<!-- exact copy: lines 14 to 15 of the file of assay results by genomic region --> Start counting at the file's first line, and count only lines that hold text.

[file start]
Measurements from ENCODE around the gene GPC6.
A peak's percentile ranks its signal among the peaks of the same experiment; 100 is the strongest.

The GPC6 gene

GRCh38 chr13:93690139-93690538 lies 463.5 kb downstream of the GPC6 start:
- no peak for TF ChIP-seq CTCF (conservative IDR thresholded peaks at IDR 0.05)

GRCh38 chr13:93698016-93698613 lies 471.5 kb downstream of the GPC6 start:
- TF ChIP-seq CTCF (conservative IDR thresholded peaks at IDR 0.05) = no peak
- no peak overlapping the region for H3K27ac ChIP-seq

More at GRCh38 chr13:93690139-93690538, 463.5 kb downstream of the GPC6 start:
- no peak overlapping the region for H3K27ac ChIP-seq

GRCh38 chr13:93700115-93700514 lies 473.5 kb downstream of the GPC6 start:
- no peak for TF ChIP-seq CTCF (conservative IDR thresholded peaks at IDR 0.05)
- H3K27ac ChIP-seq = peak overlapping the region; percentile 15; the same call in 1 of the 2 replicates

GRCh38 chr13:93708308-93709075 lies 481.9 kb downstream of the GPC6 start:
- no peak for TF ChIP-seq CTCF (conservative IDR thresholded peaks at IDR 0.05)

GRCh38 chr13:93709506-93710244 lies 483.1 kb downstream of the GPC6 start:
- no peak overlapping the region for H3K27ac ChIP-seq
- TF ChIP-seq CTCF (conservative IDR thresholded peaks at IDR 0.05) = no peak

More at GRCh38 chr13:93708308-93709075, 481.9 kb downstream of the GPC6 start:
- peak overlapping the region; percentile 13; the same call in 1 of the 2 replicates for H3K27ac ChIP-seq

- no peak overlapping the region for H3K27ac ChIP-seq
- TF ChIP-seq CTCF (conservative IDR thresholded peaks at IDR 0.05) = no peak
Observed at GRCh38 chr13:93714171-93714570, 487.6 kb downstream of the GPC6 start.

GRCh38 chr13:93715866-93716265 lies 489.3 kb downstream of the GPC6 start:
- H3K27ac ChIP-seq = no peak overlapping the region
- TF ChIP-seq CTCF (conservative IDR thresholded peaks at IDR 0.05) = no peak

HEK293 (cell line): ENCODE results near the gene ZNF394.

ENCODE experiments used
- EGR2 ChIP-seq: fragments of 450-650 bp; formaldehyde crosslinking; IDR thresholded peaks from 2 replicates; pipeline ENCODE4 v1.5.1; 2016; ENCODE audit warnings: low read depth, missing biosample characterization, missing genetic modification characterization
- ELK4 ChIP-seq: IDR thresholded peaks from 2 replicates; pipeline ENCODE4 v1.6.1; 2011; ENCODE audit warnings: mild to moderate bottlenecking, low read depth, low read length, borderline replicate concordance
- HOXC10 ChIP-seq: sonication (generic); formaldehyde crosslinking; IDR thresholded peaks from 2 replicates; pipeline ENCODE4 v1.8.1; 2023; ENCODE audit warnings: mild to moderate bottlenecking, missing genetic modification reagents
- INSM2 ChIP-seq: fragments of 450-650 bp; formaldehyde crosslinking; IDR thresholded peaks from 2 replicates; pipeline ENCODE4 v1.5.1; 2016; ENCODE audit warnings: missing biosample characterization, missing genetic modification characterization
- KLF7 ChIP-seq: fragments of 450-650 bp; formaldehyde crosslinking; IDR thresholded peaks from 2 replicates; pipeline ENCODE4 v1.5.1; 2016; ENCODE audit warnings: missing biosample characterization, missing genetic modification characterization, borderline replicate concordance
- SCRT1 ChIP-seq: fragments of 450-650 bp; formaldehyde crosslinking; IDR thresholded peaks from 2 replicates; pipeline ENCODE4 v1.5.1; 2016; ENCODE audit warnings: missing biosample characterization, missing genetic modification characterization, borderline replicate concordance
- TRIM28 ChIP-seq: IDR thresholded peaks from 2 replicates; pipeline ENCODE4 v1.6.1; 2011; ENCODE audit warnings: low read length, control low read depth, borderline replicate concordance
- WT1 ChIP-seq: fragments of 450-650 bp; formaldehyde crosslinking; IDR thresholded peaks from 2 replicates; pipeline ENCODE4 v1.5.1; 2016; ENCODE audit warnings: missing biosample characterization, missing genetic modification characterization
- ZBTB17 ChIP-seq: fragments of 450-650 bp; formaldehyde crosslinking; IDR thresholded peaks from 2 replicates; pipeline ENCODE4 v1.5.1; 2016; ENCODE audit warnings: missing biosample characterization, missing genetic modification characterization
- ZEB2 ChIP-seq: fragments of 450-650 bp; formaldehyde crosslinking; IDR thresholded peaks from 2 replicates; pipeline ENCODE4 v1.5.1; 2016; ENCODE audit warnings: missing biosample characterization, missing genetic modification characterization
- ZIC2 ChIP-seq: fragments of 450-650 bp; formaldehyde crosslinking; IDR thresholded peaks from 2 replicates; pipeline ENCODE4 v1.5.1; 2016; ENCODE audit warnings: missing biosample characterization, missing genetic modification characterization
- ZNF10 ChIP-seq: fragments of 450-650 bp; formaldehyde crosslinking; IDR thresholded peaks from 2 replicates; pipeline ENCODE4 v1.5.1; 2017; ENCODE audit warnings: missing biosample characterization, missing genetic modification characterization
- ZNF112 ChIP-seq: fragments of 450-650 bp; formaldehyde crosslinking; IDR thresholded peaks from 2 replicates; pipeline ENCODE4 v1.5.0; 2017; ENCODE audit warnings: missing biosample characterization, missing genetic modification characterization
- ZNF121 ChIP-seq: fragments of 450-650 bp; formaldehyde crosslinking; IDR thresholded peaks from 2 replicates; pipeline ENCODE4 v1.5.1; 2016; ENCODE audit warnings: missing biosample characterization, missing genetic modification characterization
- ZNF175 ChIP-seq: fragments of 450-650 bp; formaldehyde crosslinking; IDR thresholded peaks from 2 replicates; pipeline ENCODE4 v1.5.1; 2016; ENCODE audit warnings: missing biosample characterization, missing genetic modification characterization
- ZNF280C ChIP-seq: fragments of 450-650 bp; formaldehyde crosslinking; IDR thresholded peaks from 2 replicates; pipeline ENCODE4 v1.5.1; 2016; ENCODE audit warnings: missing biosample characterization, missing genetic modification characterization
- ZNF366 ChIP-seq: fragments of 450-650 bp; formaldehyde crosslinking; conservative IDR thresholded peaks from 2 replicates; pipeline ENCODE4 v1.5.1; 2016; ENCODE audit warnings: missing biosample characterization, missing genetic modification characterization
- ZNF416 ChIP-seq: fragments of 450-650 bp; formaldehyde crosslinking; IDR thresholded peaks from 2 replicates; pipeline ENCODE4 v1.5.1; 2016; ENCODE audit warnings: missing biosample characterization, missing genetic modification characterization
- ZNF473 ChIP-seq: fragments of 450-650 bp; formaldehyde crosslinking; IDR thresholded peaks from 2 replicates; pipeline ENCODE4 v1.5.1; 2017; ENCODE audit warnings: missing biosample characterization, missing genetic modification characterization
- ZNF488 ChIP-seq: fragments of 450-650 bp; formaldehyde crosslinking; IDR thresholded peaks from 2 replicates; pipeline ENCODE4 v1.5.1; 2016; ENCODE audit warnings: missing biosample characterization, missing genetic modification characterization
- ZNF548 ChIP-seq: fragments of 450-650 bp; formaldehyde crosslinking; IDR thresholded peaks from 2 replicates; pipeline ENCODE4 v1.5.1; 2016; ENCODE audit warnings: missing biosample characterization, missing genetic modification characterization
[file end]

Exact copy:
GRCh38 chr13:93708308-93709075 lies 481.9 kb downstream of the GPC6 start:
- no peak for TF ChIP-seq CTCF (conservative IDR thresholded peaks at IDR 0.05)